How To Freeze Water Photography in How To

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How To Freeze Water Photography. The aperture does not have any special effects when it comes to water. For this type of shot you need low light.

Freezing Water with Flash vs. Continuous Light LENSVID
Freezing Water with Flash vs. Continuous Light LENSVID from lensvid.com

Some bodies of water like ponds, lakes and even puddles will be frozen in the wintertime, which makes them ideal targets for ice photography. A shutter speed of 1/1000 of a second or faster will effectively freeze a tiny water droplet in the air, but a slightly slower shutter speed of 1/250 usually works great for bigger water splashes. If you don’t have one you could use a small plastic container instead.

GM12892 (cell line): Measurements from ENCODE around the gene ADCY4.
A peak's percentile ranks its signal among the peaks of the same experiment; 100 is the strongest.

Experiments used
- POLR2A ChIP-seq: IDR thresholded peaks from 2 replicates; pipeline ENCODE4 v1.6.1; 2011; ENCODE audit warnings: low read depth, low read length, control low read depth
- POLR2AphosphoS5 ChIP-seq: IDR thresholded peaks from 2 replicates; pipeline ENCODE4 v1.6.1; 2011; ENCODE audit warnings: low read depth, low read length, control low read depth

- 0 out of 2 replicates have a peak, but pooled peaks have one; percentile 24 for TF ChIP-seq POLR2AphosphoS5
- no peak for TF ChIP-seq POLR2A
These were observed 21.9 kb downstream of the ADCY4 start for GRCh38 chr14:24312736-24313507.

Freezing Water with Flash vs. Continuous Light LENSVID

Using a simple splash ph. When you freeze water motion, what you are doing is capturing each water droplet. Take our word for it: A shutter speed of 1/1000 of a second or faster will effectively freeze a tiny water droplet in the air, but a slightly slower shutter speed of 1/250 usually works great for bigger water splashes.